So who runs the CBJ twitter account pic.twitter.com/ZTzPrDOTvu
— Ashley (@AshonIce) March 31, 2019
The announcement to shutter the CWHL comes four days before the IIHF World Championships begin in Finland. CWHL players were not warned in advance, and it’s gut-wrenching to think that star players like Marie-Philip Poulin, Hilary Knight, and Brianna Decker found out four days before representing their countries that their main teams will cease to exist. Instead of having their focus on the competition and representing the sport, the players will be asked about the downfall of their league in every media scrum.
And those media scrums, particularly from mainstream media, are rare. Sportsnet does not have a tab for the CWHL, ESPN doesn’t have a tab for the NWHL, and it’s an exception, not a rule, that women’s hockey is covered by local papers. The Hartford Courant’s most recent article on the Connecticut Whale is about head coach Ryan Equale and the time he spent at UConn from January 9, 2018. The Whale had a playoff game against the Metro Riveters on March 7 that received no coverage from the Courant nor NJ.com.
After Kendall Coyne-Schofield’s fastest skater appearance in the NHL All-Star game, there was an uptick in mainstream media coverage. The NHL Network hosted the Rivalry Series between the USA and Canada, and they’ve gained the rights for the upcoming IIHF World Championships.
But there are independent sites that have been making a dent in this coverage, without constantly referring to relatives of the players or belittling them. The Ice Garden and The Victory Press both are must-read for in-depth coverage of women’s hockey.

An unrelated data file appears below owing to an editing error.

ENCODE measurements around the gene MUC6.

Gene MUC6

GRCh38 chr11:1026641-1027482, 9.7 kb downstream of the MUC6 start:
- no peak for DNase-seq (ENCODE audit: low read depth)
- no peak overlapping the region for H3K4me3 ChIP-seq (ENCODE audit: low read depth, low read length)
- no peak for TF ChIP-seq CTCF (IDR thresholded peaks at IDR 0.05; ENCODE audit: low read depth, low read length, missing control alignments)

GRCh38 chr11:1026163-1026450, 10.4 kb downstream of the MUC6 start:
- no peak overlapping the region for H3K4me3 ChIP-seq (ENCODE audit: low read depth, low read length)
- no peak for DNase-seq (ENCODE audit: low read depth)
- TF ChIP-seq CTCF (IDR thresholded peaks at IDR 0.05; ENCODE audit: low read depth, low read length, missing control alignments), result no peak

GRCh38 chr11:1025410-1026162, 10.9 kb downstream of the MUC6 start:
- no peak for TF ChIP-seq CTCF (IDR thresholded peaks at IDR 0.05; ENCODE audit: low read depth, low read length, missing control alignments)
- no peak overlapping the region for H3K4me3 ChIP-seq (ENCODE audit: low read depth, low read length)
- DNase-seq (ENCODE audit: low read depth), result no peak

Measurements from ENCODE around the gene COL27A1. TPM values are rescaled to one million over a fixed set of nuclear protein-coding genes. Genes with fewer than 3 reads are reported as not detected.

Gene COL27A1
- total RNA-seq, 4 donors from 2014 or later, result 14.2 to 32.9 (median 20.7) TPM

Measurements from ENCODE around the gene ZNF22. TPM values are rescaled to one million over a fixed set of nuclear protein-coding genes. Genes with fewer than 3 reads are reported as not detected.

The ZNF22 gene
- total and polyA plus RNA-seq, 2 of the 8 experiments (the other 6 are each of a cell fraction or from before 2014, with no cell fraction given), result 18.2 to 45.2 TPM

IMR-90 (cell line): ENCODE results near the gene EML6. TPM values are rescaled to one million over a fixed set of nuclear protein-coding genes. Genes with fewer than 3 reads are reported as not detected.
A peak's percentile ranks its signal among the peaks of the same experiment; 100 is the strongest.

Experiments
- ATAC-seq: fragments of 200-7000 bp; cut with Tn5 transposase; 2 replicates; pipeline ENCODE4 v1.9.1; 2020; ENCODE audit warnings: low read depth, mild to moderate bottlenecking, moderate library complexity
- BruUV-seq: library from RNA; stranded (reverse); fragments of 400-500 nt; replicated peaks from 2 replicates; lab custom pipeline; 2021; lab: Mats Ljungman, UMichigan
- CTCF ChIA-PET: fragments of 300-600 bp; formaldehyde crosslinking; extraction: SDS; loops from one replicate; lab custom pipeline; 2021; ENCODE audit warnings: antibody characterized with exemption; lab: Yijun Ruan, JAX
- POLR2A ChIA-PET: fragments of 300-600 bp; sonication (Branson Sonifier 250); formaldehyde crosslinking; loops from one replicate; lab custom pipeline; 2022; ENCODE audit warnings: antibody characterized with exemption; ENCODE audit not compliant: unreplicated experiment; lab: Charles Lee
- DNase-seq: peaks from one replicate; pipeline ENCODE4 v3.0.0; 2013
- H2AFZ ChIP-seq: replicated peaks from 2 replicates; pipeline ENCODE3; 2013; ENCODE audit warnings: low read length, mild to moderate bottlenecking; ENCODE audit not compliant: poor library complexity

We cover the Washington Capitals, but we realize we also have an important role, with the traffic we drive and the audience we have, to cover the women’s game too, and we will continue to do so in the future.
Pretty great question from @hailey_salvian about why questions the #Media should be asking about #WomensHockey @RenataFast @Ratt26 @LauraStacey7 pic.twitter.com/isgXR0GQV1
— Sen. Brant Feldman (@AGMSports) March 22, 2019
The future of professional women’s hockey in America is uncertain. A report from The Athletic’s Hailey Salvian said the NWHL is investigating the addition of two Canadian teams in light of the CWHL ceasing operations.
But it wasn’t too long ago that the CWHL was the only women’s North American pro league left standing, created after the first iteration of the NWHL collapsed and a merger with the now-defunct Western Women’s Hockey League.
CWHL players know this history, and they’re demanding a better future for posterity. “Five, 10 years down the road, I don’t want to be having the same conversation again,” CWHLPA chair Liz Knox told the Athletic. “I don’t want to be in the same position where we are not seeing the sponsorship dollars or the media coverage we want or still relying on our national team players to promote the entire league.”
Whatever the outcome, I know I’ll be watching. Will you?
Headline photo: @InfernoCWHL
Russian Machine Never Breaks is not associated with the Washington Capitals; Monumental Sports, the NHL, or its properties. Not even a little bit.
All original content on russianmachineneverbreaks.com is licensed under Creative Commons Attribution-NonCommercial-ShareAlike 3.0 Unported (CC BY-NC-SA 3.0)– unless otherwise stated or superseded by another license. You are free to share, copy, and remix this content so long as it is attributed, done for noncommercial purposes, and done so under a license similar to this one.